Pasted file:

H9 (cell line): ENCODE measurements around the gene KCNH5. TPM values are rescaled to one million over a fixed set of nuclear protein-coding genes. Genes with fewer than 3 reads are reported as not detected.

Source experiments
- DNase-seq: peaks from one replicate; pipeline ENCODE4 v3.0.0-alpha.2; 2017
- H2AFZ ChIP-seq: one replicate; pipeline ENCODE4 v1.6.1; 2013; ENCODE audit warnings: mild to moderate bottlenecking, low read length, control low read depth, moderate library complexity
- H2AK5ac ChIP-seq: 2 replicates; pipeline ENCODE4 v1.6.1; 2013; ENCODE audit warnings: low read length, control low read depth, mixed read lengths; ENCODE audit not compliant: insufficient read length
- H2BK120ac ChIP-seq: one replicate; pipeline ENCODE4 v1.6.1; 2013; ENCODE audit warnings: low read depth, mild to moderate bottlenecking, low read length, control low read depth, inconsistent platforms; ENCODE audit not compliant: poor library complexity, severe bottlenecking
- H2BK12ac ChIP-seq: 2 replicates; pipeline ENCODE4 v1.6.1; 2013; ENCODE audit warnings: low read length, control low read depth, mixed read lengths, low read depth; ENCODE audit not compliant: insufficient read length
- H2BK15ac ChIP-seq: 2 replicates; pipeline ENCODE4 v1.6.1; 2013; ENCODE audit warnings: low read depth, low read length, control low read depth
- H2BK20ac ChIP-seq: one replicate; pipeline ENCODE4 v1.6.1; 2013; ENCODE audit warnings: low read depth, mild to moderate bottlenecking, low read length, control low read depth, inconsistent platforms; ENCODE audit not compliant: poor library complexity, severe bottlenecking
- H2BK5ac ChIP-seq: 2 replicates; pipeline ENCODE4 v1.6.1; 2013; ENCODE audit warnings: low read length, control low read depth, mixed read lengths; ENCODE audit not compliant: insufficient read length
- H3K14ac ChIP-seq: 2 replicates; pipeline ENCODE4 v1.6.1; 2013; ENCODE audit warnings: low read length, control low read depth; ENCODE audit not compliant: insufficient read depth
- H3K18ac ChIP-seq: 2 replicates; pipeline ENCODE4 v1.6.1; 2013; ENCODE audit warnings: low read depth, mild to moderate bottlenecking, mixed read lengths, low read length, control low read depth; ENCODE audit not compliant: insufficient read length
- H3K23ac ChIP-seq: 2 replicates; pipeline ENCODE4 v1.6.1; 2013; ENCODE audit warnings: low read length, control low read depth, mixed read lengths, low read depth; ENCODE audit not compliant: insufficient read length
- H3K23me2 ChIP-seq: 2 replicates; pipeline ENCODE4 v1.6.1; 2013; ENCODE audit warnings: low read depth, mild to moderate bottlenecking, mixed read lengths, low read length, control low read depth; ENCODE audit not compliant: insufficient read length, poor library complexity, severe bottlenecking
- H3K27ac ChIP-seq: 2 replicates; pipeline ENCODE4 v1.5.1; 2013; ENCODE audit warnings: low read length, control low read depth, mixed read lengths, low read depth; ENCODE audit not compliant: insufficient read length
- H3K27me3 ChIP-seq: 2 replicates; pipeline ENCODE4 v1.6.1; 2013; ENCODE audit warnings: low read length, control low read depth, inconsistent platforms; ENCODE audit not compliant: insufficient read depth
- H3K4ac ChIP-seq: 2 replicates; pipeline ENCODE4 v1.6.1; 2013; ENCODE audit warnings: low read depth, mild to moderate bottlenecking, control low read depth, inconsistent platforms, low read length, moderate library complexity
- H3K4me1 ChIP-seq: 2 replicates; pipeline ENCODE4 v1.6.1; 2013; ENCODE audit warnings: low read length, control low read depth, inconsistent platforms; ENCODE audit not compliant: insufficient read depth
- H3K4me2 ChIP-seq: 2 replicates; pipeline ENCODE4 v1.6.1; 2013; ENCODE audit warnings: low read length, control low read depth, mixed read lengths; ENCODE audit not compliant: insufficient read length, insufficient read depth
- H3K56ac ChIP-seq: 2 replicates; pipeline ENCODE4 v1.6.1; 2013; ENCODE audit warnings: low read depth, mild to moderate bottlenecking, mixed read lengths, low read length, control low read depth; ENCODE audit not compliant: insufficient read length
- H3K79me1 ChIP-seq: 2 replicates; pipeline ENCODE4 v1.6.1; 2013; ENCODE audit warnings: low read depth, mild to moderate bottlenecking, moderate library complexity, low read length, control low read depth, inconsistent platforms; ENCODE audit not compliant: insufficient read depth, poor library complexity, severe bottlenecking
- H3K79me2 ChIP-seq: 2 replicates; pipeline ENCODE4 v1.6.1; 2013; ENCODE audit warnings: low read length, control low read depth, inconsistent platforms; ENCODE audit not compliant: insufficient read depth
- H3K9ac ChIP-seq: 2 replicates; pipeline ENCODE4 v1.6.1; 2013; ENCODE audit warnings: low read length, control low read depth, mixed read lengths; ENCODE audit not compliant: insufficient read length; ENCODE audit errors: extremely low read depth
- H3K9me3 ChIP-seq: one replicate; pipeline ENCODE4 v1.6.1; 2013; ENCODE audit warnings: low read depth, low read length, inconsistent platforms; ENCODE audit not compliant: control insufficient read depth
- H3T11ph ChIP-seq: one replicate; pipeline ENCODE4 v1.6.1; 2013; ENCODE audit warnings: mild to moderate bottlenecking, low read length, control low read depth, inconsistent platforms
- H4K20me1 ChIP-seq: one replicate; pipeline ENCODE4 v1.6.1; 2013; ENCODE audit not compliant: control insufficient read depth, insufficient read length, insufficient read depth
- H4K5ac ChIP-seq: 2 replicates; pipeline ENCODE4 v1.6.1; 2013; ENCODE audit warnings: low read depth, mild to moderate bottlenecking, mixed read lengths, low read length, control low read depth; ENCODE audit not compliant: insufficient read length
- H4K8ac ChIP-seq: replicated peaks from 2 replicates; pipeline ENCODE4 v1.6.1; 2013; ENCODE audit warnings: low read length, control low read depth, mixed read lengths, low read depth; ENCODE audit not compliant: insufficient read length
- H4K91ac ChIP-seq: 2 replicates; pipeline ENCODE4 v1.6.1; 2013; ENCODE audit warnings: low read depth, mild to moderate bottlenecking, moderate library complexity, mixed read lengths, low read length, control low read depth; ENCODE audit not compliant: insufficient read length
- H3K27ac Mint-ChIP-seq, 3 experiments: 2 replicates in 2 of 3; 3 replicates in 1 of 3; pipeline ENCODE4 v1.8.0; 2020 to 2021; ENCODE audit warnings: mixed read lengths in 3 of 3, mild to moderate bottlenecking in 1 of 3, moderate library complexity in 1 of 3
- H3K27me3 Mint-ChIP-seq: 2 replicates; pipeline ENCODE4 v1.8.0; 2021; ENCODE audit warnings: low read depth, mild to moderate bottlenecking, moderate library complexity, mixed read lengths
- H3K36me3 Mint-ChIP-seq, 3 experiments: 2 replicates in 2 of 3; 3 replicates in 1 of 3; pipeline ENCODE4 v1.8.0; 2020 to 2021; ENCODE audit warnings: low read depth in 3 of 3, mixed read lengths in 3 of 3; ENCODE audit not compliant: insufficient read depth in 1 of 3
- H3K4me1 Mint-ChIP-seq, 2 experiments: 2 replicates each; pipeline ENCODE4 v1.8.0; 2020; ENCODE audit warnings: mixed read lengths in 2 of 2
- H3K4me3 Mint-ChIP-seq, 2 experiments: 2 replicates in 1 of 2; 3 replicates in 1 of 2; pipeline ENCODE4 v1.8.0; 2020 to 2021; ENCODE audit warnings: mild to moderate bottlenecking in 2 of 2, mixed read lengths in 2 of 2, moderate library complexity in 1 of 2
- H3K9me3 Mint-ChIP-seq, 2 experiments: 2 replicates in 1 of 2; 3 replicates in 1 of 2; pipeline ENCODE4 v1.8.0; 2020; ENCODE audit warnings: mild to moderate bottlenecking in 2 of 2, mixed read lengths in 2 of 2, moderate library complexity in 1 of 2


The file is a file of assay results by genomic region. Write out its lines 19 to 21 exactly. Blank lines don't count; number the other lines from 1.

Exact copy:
- H3K4me2 ChIP-seq: 2 replicates; pipeline ENCODE4 v1.6.1; 2013; ENCODE audit warnings: low read length, control low read depth, mixed read lengths; ENCODE audit not compliant: insufficient read length, insufficient read depth
- H3K56ac ChIP-seq: 2 replicates; pipeline ENCODE4 v1.6.1; 2013; ENCODE audit warnings: low read depth, mild to moderate bottlenecking, mixed read lengths, low read length, control low read depth; ENCODE audit not compliant: insufficient read length
- H3K79me1 ChIP-seq: 2 replicates; pipeline ENCODE4 v1.6.1; 2013; ENCODE audit warnings: low read depth, mild to moderate bottlenecking, moderate library complexity, low read length, control low read depth, inconsistent platforms; ENCODE audit not compliant: insufficient read depth, poor library complexity, severe bottlenecking